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Richard Roeper Blog

RR Prediction: Nominees for the 87th Annual Academy Awards

January 14th, 2015


​This thing called buzz, I just can’t fathom it.

​I’ve seen thousands of movies and I’ve covered dozens of awards shows. At least a few times every year, I’ll emerge from the cocoon of the screening room convinced I’ve just seen a nomination-worthy performance or film.

​And then a month later the movie is already disappearing from theaters, having created not even the slightest hint of a buzz.

​To be sure, some films and performances ARE sure things. I don’t know anyone in the business that saw “Birdman” and DIDN’T think Michael Keaton would get a Best Actor nomination. You’d be hard-pressed to find any industry analyst who doesn’t believe “Boyhood” will get a Best Picture nomination.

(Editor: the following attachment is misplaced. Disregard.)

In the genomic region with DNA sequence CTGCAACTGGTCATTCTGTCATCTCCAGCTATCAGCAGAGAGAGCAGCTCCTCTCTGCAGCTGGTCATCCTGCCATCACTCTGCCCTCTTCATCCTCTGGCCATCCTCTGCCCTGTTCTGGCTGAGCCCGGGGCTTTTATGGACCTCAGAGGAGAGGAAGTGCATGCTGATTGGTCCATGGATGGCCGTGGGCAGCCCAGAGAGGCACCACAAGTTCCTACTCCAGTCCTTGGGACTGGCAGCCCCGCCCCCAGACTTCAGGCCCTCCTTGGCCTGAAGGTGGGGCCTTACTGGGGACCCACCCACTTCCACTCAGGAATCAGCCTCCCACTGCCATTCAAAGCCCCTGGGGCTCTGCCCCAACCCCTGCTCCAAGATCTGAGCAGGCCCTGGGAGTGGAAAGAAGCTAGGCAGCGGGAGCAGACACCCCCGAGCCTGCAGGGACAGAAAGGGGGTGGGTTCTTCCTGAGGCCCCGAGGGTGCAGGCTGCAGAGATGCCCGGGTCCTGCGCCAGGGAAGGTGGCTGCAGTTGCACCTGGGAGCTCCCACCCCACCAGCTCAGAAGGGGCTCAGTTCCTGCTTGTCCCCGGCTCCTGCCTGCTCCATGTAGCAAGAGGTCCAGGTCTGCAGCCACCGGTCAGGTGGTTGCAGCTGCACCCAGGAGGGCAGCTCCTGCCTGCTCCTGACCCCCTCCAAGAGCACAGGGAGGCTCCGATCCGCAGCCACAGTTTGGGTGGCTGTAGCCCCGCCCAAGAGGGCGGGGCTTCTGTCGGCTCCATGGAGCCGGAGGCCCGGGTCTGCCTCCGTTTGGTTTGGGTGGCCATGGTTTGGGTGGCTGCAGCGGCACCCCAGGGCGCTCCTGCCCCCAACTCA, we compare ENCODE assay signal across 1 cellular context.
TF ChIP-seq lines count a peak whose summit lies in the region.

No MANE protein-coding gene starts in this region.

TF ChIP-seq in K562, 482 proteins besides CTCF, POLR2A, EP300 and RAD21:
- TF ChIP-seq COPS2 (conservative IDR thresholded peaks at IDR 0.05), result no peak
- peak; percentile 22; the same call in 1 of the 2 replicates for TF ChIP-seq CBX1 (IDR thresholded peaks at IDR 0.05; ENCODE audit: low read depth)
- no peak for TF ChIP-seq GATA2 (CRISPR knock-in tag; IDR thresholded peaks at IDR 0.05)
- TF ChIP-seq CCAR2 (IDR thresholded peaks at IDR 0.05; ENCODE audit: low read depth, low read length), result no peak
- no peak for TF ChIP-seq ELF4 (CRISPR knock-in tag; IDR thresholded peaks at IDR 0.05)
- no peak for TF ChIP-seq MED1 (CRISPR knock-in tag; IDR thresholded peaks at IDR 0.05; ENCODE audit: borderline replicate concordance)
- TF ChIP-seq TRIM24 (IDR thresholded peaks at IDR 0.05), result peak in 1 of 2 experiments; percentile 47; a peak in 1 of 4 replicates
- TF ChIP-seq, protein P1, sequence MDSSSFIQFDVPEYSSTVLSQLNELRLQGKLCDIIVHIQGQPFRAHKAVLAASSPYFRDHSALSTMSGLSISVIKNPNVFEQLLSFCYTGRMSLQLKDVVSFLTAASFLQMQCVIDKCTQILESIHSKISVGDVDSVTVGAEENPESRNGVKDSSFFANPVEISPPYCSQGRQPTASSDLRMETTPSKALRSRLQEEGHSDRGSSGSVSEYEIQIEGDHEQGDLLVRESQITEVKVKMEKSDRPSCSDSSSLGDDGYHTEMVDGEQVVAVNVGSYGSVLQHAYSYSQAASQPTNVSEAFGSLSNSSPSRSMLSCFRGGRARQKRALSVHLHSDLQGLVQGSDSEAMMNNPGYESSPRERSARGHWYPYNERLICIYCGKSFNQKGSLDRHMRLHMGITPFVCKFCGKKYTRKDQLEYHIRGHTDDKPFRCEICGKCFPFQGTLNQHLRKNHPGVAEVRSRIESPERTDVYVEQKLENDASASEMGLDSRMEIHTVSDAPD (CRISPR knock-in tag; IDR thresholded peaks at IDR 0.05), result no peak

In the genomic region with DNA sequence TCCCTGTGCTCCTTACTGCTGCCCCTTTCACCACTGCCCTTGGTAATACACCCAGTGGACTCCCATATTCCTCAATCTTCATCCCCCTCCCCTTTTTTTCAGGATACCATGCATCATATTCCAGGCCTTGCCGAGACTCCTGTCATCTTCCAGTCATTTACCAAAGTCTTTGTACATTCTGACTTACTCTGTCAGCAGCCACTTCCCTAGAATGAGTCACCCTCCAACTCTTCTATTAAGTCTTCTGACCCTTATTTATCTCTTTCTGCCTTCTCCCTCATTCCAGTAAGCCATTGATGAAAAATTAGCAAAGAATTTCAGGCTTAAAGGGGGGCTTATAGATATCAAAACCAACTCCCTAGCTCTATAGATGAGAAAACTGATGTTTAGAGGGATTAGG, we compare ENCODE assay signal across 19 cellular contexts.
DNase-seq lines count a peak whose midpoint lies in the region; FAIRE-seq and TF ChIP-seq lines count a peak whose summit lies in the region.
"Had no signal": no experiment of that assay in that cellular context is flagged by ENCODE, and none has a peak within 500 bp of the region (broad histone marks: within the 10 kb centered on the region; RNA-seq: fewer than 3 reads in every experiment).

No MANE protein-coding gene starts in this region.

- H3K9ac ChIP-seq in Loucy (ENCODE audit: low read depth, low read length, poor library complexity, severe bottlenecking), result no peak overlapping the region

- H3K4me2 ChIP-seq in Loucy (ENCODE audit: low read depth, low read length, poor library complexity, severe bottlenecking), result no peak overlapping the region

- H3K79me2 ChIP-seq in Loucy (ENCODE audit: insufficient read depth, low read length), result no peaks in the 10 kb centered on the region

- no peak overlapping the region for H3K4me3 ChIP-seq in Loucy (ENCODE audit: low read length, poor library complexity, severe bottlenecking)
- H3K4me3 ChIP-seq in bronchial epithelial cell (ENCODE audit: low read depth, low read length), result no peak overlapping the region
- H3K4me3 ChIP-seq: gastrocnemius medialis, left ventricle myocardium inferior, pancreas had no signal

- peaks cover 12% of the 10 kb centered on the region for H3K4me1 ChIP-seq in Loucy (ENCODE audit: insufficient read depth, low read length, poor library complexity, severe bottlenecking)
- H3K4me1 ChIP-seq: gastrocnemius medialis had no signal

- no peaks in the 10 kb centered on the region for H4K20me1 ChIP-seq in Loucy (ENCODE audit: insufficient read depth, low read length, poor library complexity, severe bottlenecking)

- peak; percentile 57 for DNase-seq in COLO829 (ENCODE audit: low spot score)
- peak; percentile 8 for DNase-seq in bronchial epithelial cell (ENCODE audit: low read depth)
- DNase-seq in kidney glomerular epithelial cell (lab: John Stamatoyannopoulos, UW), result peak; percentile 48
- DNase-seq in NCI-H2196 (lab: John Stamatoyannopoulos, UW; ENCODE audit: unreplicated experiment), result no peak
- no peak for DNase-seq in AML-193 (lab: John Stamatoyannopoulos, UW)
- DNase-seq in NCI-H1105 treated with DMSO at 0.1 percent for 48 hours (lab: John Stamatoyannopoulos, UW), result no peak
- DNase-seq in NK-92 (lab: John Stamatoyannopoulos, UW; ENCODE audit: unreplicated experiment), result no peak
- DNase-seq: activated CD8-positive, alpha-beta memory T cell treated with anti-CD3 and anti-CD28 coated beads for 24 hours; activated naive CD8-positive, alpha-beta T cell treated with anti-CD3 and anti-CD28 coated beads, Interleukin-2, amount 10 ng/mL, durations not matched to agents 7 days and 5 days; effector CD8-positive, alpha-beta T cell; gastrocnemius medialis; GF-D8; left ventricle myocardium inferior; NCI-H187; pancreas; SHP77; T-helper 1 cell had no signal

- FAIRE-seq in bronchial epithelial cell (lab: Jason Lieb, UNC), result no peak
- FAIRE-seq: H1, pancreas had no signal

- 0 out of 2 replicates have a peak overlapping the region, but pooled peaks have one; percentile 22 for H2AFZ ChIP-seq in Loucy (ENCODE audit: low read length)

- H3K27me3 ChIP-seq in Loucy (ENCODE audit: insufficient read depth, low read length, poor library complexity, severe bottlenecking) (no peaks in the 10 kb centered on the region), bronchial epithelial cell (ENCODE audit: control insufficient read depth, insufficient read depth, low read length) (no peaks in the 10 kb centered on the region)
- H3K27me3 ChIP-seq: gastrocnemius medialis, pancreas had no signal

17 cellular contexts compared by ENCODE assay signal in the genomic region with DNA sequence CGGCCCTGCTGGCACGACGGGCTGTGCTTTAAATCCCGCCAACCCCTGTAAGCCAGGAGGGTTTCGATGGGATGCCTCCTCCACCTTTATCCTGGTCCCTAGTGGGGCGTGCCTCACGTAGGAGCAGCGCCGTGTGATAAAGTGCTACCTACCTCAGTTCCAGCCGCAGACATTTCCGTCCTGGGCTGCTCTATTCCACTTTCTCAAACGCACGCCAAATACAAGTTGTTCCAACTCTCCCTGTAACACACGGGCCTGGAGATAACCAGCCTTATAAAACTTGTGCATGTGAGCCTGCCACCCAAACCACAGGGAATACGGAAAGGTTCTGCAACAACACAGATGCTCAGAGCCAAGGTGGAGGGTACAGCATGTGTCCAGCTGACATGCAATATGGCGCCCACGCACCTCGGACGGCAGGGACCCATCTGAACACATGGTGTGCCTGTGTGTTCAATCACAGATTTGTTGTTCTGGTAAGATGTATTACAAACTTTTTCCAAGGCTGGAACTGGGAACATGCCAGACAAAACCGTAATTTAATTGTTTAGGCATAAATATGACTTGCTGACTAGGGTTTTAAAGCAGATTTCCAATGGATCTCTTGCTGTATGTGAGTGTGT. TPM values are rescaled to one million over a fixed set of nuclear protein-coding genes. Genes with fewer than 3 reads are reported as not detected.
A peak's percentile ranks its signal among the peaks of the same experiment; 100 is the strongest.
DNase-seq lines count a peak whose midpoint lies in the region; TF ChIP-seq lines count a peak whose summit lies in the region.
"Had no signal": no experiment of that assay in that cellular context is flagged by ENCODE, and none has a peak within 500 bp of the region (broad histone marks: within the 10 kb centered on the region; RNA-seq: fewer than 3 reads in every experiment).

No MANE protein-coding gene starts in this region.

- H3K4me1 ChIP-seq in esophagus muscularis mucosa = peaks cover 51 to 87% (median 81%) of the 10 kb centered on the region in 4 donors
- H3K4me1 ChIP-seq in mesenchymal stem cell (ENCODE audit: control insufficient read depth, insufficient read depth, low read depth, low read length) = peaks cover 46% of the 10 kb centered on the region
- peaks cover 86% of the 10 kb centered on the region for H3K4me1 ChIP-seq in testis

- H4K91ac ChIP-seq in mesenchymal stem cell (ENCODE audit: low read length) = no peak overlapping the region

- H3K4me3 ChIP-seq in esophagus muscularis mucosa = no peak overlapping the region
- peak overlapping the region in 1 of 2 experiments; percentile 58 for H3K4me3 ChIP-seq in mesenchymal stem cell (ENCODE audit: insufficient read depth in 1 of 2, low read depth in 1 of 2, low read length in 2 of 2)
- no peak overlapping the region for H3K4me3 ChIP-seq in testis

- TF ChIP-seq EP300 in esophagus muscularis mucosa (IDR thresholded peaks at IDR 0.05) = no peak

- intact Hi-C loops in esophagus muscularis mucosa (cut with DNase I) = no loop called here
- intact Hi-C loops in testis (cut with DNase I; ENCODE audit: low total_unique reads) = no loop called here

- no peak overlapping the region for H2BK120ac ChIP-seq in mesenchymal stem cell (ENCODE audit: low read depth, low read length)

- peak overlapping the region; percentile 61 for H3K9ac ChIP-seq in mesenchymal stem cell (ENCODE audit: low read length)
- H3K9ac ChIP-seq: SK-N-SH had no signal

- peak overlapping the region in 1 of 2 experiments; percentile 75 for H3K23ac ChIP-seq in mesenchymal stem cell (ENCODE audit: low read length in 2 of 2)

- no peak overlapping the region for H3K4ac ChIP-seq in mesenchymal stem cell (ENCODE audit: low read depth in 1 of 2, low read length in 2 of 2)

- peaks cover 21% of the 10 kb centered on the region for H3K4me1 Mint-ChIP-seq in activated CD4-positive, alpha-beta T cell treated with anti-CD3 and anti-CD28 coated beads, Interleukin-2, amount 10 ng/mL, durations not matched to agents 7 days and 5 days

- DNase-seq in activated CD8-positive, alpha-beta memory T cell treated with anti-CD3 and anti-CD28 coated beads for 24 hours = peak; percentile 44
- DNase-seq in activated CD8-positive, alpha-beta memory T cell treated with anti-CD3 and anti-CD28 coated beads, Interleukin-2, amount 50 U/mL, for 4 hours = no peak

​The nominees for the 87th annual Academy Awards will be announced Thursday morning. Here are my predictions for the most popular categories, with a few runners-up in the Big Five.

Best Picture

​“Boyhood”

​“Birdman”

​“Foxcatcher”

​“The Grand Budapest Hotel”’

​“Gone Girl”

​“The Imitation Game”

​“Selma”

​“The Theory of Everything”

​“Whiplash”

​Just missing the cut: “Nightcrawler,” “Interstellar,” “American Sniper”

Best Actress

​Amy Adams, “Big Eyes”​

Marion Cotillard, “Two Days/One Night”

​Julianne Moore, “Still Alice”

​Rosamund Pike, “Gone Girl”

​Reese Witherspoon, “Wild”

​Just missing the cut: Felicity Jones, “The Theory of Everything,” Jennifer Aniston, “Cake”